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Tosten E. Bonde Farmhouse

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Tosten E. Bonde Farmhouse

The Tosten E. Bonde farmhouse, 2019. Used with the permission of Rice County Historical Society.

The Tosten E. Bonde Farmhouse, built of locally quarried limestone in 1875, is one of the oldest structures of its kind in Wheeling Township, Rice County. The Bonde family emigrated from Norway to Minnesota in 1849 and homesteaded land in 1855. The private home was placed on the National Register of Historic Places in 1982.

In 1849, Einer and Berit Bonde emigrated from Vang, Valdres, Norway, with their two sons, Tosten and Halvor. Berit’s daughter, Kari, from a previous marriage, and her husband, Thomas Veblen, had immigrated to the United States two years earlier in 1847. The Veblens were the parents of famed sociologist and economist Thorstein Veblen. According to family history, the Bondes “dreamed of following Kari’s footsteps to the new world.”

The Bonde family lived in Port Washington, Wisconsin, before moving to Winneshiek County, Iowa, in the spring of 1854. The following year, on June 9, the family settled on 160 acres in section 11 of Wheeling Township in Minnesota Territory. In 1866, the Veblens moved from Mount Vernon, Wisconsin, to a farm in Wheeling Township, Minnesota. The rural community of primarily Norwegian settler-colonists was composed of respected farmers and civic leaders, including Halvor Quie and Osmund Osmundson, founder of Nerstrand.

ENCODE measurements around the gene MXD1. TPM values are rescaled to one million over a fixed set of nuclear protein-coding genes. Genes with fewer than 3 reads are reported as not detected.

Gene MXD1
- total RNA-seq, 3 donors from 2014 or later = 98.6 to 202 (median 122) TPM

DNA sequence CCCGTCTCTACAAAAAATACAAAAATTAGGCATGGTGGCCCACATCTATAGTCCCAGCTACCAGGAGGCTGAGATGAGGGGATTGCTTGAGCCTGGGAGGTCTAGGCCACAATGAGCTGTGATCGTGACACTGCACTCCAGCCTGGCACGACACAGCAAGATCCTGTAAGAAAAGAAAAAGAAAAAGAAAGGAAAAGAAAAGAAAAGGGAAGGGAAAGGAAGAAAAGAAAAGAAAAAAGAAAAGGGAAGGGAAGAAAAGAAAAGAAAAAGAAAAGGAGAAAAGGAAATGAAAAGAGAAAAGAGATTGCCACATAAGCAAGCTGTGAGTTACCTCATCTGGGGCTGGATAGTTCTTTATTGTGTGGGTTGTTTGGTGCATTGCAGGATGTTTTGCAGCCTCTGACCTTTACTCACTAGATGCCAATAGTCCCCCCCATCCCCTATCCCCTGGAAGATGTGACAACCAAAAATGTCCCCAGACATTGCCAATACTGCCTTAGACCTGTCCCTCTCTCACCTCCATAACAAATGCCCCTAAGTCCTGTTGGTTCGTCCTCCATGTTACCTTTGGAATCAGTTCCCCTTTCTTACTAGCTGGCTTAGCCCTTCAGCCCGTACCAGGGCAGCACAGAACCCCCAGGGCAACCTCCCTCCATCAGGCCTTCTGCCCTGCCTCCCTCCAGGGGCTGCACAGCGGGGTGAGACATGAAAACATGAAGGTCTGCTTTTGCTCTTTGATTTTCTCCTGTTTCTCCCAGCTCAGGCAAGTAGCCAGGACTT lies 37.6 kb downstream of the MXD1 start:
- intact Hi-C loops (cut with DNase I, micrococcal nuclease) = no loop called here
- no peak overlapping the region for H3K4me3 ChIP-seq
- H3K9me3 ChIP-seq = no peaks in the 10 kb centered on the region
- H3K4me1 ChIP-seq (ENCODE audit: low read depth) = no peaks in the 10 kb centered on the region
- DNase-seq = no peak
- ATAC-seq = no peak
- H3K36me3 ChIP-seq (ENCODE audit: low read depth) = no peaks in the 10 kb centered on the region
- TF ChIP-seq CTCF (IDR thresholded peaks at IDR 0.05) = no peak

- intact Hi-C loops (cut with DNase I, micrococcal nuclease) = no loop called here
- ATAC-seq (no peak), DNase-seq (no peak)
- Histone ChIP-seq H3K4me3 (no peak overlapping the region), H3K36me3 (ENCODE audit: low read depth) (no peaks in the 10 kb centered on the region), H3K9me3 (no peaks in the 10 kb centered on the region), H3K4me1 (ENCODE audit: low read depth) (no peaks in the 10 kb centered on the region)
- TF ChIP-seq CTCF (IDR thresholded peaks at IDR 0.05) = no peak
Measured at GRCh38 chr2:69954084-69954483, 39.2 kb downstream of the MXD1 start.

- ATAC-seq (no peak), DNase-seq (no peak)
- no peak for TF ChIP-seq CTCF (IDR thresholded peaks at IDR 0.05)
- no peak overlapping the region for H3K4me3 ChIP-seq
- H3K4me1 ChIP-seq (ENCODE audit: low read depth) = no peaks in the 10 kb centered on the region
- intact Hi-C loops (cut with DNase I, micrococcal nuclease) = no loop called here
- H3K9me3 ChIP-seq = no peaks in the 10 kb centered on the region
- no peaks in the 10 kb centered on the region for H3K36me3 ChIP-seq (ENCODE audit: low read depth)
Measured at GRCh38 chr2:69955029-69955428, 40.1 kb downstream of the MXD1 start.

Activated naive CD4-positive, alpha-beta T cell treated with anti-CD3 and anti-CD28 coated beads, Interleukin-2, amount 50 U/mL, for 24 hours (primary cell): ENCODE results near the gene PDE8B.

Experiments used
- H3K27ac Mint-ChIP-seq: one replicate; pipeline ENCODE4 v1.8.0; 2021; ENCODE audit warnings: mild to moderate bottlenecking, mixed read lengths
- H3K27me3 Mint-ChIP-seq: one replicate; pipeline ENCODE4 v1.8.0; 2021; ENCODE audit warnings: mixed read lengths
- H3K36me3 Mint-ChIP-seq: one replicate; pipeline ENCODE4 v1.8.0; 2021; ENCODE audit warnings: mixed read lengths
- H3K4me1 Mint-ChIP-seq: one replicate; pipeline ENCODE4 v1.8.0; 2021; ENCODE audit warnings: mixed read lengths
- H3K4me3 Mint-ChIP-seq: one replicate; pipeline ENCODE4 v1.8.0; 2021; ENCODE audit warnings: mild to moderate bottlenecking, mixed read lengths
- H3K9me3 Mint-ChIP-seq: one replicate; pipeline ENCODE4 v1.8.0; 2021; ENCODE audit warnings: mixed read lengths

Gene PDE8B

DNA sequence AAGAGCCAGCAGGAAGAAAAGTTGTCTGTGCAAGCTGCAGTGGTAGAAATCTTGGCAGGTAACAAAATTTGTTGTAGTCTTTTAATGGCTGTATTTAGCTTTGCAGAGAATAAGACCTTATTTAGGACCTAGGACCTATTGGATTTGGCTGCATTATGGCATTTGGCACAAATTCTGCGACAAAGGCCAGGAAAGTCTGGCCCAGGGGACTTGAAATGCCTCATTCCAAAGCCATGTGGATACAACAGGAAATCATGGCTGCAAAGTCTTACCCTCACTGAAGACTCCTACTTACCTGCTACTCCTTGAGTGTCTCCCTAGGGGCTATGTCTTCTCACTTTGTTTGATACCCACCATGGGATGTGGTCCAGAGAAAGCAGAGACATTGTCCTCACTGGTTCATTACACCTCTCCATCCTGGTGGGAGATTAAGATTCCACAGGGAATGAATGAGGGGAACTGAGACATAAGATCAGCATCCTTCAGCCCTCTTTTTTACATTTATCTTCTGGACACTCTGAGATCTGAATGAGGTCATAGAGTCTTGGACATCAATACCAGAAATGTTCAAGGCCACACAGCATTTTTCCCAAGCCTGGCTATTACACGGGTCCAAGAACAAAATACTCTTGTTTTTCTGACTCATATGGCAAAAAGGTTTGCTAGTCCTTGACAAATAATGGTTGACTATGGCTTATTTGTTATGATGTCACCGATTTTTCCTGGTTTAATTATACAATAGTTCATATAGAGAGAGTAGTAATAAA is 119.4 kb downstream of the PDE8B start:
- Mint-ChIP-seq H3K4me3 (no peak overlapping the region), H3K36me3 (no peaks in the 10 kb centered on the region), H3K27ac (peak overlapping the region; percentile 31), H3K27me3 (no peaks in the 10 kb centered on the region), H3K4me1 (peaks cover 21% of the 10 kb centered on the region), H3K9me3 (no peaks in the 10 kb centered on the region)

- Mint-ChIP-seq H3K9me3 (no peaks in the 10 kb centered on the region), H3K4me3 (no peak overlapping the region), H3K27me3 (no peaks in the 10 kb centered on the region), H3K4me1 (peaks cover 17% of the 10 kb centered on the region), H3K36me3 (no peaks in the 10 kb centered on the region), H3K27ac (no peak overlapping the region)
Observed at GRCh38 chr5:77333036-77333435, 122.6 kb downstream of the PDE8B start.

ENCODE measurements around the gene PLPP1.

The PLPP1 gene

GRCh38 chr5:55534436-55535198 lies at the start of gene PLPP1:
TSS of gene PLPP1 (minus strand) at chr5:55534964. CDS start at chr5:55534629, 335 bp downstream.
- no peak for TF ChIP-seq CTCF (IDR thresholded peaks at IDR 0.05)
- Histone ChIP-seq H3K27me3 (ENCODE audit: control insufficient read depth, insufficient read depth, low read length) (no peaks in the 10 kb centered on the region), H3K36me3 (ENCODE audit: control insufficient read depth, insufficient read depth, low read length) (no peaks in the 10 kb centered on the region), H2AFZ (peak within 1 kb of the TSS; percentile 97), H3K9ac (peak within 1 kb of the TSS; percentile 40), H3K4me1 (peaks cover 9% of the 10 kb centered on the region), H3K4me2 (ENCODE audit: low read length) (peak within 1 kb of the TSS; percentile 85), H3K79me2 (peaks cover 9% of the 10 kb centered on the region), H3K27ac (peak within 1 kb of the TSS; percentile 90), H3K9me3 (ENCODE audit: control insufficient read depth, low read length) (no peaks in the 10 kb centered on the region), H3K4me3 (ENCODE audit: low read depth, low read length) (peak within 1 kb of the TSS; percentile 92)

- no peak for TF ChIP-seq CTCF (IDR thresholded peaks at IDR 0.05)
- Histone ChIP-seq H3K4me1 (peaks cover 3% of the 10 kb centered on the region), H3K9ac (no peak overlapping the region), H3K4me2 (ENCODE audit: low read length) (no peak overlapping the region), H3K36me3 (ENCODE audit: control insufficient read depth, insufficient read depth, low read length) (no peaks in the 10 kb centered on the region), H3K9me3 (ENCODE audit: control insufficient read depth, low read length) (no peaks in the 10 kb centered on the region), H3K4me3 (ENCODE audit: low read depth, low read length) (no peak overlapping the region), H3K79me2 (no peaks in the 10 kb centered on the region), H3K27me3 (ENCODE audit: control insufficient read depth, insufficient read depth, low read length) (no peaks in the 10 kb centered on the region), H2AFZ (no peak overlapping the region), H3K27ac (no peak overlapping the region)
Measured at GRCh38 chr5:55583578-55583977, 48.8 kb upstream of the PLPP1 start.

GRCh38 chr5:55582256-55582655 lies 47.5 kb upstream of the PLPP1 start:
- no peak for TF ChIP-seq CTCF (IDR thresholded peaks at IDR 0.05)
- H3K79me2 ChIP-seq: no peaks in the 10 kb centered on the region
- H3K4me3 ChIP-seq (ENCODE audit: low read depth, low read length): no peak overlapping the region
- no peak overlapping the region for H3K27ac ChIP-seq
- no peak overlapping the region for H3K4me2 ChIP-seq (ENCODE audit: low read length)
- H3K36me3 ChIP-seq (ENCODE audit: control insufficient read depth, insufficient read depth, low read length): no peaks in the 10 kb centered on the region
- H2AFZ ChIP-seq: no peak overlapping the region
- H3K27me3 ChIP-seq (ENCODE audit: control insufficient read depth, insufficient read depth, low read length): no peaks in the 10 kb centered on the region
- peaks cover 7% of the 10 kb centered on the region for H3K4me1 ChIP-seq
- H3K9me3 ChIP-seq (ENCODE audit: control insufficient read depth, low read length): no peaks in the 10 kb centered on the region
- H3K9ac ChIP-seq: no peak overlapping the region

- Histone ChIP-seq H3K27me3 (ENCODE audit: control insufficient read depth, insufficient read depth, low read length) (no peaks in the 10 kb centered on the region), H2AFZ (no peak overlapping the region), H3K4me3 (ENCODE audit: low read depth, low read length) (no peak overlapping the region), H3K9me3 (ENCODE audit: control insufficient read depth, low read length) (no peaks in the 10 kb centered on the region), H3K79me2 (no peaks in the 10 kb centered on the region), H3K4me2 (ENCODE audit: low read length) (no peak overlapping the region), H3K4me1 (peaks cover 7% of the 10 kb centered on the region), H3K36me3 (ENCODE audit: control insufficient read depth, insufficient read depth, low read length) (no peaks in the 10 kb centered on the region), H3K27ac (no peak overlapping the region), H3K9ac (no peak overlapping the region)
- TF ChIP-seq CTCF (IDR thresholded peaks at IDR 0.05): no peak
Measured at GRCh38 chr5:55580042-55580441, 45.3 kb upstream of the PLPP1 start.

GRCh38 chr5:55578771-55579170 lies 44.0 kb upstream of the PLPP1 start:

From 1855 to 1875, the family resided in a log home. In 1865, Tosten, who was described as a “very able young man,” purchased the farm from his father. His brother Halvor, a Civil War veteran, had settled in Swift County, Minnesota. Two years later, Tosten married Ingebor Hougen on April 3, 1867. They had eleven children, born between 1868 and 1887. Tosten’s family lived with his parents until the stone house was completed in the summer of 1875. His father, Einer, passed away on August 27, 1875, and Berit died on March 12, 1877.

In a diary started in 1888, Tosten Bonde noted the improvements to the farm site: a barn was added in 1870, the stone farmhouse in 1875, a machinery shed in 1883, a granary in 1886, and a milkhouse in 1887. The two-and-a-half-story, L-shaped farmhouse was built on a small rise and constructed of locally quarried limestone from the Nerstrand and Faribault area. Situated near a well-traveled highway approximately one mile from Nerstrand, the gabled farmhouse became a focal landmark in rural Rice County after its completion in 1875.

The farmstead, which is still owned by Bonde family descendants in 2020, is in many respects a “living” document to rural agricultural heritage and practices by a single family dating back to Minnesota’s territorial days. Tosten’s diary offers glimpses into late-nineteenth-century farm life with entries like: “The year, 1887, was very dry and the chinch bug destroyed all the wheat and part of the oats. The hay crop was very short.” In his entry for April 12, 1891, he wrote: “Horses are sick from distemper.” The family history noted that Oscar, a son, remarked they cured the horses by “burning rubbers and had the horses inhale the fumes.”